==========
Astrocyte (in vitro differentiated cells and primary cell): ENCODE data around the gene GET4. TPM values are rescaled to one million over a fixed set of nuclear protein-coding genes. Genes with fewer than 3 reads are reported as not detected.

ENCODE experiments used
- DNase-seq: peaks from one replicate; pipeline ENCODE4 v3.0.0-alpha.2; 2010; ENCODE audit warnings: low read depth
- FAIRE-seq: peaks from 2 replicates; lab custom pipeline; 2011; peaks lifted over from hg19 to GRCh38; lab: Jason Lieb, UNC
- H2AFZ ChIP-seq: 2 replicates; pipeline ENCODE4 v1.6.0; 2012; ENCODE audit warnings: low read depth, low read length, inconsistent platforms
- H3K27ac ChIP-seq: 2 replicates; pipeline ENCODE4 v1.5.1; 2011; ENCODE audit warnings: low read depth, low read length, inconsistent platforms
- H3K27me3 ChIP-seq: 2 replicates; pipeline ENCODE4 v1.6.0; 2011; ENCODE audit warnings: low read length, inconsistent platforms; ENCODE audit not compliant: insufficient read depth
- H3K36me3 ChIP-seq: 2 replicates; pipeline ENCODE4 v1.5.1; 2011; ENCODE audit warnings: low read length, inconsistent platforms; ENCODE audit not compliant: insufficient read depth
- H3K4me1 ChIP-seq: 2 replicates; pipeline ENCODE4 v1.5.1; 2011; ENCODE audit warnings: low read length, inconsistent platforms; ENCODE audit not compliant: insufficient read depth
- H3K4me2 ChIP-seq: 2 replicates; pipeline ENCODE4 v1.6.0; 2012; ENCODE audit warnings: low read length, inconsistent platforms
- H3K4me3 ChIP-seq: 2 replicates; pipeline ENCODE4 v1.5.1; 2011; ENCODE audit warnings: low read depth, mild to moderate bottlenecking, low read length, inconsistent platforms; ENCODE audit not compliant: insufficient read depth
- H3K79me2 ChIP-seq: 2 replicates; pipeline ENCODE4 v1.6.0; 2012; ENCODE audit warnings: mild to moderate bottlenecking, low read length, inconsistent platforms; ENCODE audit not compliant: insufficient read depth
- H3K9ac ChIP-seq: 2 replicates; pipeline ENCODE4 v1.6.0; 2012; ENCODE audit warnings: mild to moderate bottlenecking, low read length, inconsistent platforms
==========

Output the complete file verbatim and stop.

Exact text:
Astrocyte (in vitro differentiated cells and primary cell): ENCODE data around the gene GET4. TPM values are rescaled to one million over a fixed set of nuclear protein-coding genes. Genes with fewer than 3 reads are reported as not detected.

ENCODE experiments used
- DNase-seq: peaks from one replicate; pipeline ENCODE4 v3.0.0-alpha.2; 2010; ENCODE audit warnings: low read depth
- FAIRE-seq: peaks from 2 replicates; lab custom pipeline; 2011; peaks lifted over from hg19 to GRCh38; lab: Jason Lieb, UNC
- H2AFZ ChIP-seq: 2 replicates; pipeline ENCODE4 v1.6.0; 2012; ENCODE audit warnings: low read depth, low read length, inconsistent platforms
- H3K27ac ChIP-seq: 2 replicates; pipeline ENCODE4 v1.5.1; 2011; ENCODE audit warnings: low read depth, low read length, inconsistent platforms
- H3K27me3 ChIP-seq: 2 replicates; pipeline ENCODE4 v1.6.0; 2011; ENCODE audit warnings: low read length, inconsistent platforms; ENCODE audit not compliant: insufficient read depth
- H3K36me3 ChIP-seq: 2 replicates; pipeline ENCODE4 v1.5.1; 2011; ENCODE audit warnings: low read length, inconsistent platforms; ENCODE audit not compliant: insufficient read depth
- H3K4me1 ChIP-seq: 2 replicates; pipeline ENCODE4 v1.5.1; 2011; ENCODE audit warnings: low read length, inconsistent platforms; ENCODE audit not compliant: insufficient read depth
- H3K4me2 ChIP-seq: 2 replicates; pipeline ENCODE4 v1.6.0; 2012; ENCODE audit warnings: low read length, inconsistent platforms
- H3K4me3 ChIP-seq: 2 replicates; pipeline ENCODE4 v1.5.1; 2011; ENCODE audit warnings: low read depth, mild to moderate bottlenecking, low read length, inconsistent platforms; ENCODE audit not compliant: insufficient read depth
- H3K79me2 ChIP-seq: 2 replicates; pipeline ENCODE4 v1.6.0; 2012; ENCODE audit warnings: mild to moderate bottlenecking, low read length, inconsistent platforms; ENCODE audit not compliant: insufficient read depth
- H3K9ac ChIP-seq: 2 replicates; pipeline ENCODE4 v1.6.0; 2012; ENCODE audit warnings: mild to moderate bottlenecking, low read length, inconsistent platforms